Edward Veniaminovich Savenko was born on Feb. 23, 1943, in Dzerzhinsk, about 230 miles east of Moscow, to Veniamin and Raisa Savenko. His father was an officer in the secret police.
He changed his name to Limonov as “a tribute to his acidic and bellicose humor, because ‘limon’ means lemon, and ‘limonka’ is slang for a kind of hand grenade,” Emmanuel Carrère wrote in his semifictional biography, “Limonov: The Outrageous Adventures of the Radical Soviet Poet Who Became a Bum in New York, a Sensation in France, and a Political Antihero in Russia” (2014). In another account, though, a painter friend was said to have given him the name because he was “very pale, almost yellow.”
When he was still a boy the family moved to the Ukrainian city of Kharkiv, where Mr. Limonov grew up. He worked in a factory and a bookstore before moving to Moscow in 1967. There he began to write poetry and became involved with dissidents.
In 1974, he said, the K.G.B. offered him a choice — “rat out your degenerate friends or go into exile.” That’s when he left, going to Vienna and Rome before landing in New York.
The protagonist of “It’s Me, Eddie,” which is based on his early years in New York, had a down-and-out arrogance. “I receive welfare,” Eddie announces early on. “I live off your labor.”
“I have no shame or conscience,” the character says later, “therefore my conscience doesn’t bother me and I don’t plan to look for work, I want to receive your money to the end of my days.”
Mr. Limonov, though, encountered some kindred spirits during the mid-1970s.
“In New York I found the same kind of people — nonconformists, painters, poets, crazy underground musicians — that I had left in Moscow,” he told The Guardian in 2010.
Mr. Limonov’s fortunes changed later in the decade when he was hired as a housekeeper by Peter Sprague, who was co-chairman of the carmaker Aston Martin at the time. But Mr. Sprague told The Times in 2008 that “His Butler’s Story” wasn’t a particularly accurate portrayal of Mr. Limonov’s tenure with him.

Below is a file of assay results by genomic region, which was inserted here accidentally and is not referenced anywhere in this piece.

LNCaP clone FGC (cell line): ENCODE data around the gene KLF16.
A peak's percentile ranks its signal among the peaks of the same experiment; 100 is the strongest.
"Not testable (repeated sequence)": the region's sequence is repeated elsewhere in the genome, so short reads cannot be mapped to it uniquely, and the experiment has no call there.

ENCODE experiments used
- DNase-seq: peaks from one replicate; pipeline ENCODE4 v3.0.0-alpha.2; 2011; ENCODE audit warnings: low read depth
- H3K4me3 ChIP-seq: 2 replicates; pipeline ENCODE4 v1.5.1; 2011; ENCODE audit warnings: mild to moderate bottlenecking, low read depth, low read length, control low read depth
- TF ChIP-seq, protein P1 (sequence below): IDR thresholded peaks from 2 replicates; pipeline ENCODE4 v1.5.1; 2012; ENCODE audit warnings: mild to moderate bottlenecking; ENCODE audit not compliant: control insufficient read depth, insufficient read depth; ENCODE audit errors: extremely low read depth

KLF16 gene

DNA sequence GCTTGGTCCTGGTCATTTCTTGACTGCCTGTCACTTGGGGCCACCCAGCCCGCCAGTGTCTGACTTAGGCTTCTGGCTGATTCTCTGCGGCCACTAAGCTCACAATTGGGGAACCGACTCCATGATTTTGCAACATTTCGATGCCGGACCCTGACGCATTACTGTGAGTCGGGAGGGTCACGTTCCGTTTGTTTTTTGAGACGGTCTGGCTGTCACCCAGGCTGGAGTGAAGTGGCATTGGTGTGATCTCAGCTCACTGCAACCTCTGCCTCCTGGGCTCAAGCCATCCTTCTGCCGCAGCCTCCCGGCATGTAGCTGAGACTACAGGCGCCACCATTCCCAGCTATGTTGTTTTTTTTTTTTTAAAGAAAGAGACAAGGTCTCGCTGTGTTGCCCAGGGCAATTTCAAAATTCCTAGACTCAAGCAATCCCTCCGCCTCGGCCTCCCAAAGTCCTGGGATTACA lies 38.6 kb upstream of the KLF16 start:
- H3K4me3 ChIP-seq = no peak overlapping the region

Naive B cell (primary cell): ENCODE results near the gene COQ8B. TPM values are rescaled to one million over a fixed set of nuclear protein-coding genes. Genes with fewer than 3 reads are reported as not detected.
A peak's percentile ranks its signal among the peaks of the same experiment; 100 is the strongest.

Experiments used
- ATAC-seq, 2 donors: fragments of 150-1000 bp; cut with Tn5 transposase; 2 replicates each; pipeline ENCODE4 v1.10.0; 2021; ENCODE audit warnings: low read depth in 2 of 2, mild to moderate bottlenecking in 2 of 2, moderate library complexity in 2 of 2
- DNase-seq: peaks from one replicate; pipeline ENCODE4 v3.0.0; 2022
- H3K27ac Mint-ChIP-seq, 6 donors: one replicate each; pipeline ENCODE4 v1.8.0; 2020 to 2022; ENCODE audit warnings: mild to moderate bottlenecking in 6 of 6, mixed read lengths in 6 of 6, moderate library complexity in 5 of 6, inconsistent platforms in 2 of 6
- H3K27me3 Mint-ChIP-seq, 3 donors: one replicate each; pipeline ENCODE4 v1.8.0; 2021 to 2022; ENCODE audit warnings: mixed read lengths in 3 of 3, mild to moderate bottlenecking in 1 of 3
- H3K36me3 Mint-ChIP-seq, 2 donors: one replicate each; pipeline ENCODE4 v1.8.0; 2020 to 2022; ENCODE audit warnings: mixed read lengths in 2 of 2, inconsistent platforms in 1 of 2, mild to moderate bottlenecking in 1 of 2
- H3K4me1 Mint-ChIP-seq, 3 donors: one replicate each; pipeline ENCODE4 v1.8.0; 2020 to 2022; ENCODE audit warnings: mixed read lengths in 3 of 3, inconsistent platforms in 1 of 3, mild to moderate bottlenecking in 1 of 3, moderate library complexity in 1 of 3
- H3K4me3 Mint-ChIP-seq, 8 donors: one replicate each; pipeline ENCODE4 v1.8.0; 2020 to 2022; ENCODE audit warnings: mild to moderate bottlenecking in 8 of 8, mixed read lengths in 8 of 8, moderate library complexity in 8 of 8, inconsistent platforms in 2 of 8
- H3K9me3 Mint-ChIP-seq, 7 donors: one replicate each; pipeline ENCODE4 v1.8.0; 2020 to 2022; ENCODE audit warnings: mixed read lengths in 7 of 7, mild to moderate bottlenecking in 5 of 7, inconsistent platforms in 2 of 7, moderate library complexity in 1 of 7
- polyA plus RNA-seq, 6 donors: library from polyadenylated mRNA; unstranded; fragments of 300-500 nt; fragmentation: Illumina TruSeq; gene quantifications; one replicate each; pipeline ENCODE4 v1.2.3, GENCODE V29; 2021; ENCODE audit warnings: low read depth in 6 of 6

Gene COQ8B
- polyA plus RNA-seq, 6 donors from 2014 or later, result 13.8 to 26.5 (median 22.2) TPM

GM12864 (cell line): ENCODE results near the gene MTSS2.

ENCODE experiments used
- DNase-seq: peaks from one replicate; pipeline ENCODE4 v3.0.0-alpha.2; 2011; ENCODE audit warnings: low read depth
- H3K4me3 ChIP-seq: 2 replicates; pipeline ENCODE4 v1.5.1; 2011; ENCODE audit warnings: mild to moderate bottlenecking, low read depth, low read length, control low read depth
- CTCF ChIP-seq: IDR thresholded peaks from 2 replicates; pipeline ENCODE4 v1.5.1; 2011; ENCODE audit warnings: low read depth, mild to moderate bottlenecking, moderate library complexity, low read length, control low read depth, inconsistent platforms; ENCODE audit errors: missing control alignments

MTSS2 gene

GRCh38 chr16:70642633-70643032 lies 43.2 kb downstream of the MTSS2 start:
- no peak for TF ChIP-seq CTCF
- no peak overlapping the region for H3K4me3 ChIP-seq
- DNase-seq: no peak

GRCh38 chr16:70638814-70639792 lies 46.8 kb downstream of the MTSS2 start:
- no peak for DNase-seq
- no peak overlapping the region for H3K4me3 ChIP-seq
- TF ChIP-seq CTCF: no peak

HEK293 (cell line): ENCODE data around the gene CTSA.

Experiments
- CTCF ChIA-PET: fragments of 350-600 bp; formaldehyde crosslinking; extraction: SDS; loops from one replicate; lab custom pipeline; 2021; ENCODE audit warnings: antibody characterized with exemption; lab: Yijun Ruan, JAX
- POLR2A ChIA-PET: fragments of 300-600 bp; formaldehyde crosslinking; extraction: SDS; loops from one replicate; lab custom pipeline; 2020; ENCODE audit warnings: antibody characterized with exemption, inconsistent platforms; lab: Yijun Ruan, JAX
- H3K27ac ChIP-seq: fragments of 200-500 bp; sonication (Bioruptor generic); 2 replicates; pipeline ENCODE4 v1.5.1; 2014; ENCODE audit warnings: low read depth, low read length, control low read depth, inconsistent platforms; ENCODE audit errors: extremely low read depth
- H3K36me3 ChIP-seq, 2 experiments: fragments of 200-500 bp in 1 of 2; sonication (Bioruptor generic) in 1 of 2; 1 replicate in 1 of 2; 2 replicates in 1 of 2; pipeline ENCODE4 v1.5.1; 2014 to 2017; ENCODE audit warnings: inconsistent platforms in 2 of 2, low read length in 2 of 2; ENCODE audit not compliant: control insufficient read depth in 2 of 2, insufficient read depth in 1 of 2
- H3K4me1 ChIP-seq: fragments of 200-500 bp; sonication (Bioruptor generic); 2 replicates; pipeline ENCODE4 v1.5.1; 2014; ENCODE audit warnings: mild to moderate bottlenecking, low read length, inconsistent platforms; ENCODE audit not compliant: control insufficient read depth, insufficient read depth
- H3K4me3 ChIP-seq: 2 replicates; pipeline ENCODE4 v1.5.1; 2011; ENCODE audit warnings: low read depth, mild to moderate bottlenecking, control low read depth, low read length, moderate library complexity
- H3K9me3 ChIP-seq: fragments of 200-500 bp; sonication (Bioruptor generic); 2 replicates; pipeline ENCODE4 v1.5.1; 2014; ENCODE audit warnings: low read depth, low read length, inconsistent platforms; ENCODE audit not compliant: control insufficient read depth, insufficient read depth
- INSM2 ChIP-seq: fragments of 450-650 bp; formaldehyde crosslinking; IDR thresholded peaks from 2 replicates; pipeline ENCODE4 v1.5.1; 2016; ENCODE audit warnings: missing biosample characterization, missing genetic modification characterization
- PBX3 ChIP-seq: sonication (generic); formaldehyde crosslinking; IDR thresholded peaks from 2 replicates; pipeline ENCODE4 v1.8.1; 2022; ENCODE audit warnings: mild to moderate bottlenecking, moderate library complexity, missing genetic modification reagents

“It was as if Hunter Thompson had written ‘The Nanny Diaries,’” he said.
By 1982 Mr. Limonov was living in France, where he enjoyed some acclaim in literary circles. When the Soviet Union collapsed, his Russian citizenship was restored, and he returned to his home country. For a time he was an incongruous ally of Garry Kasparov, the chess master, who advocated a pro-Western liberalism that was at odds with the National Bolsheviks. Mr. Limonov was certainly no fan of the West.
“Europeans are so timid, they remind me of sick and elderly people,” he told The Guardian, adding: “In Russia, fortunately, the people still have some barbarian spirit. But Europeans and Americans are just dying, sick invalids.”
Mr. Limonov was married numerous times. Information on his survivors was not immediately available.
After long being critical of President Vladimir V. Putin, Russia’s president, Mr. Limonov supported his annexation of Crimea in 2014. His politics remained hard to pigeonhole, but that was because the wrong labels were being used, he said.
“It’s over, the fight from the right against the left,” he told the Spanish newspaper El País in 2019. “Now the fight is between the people and the elites.”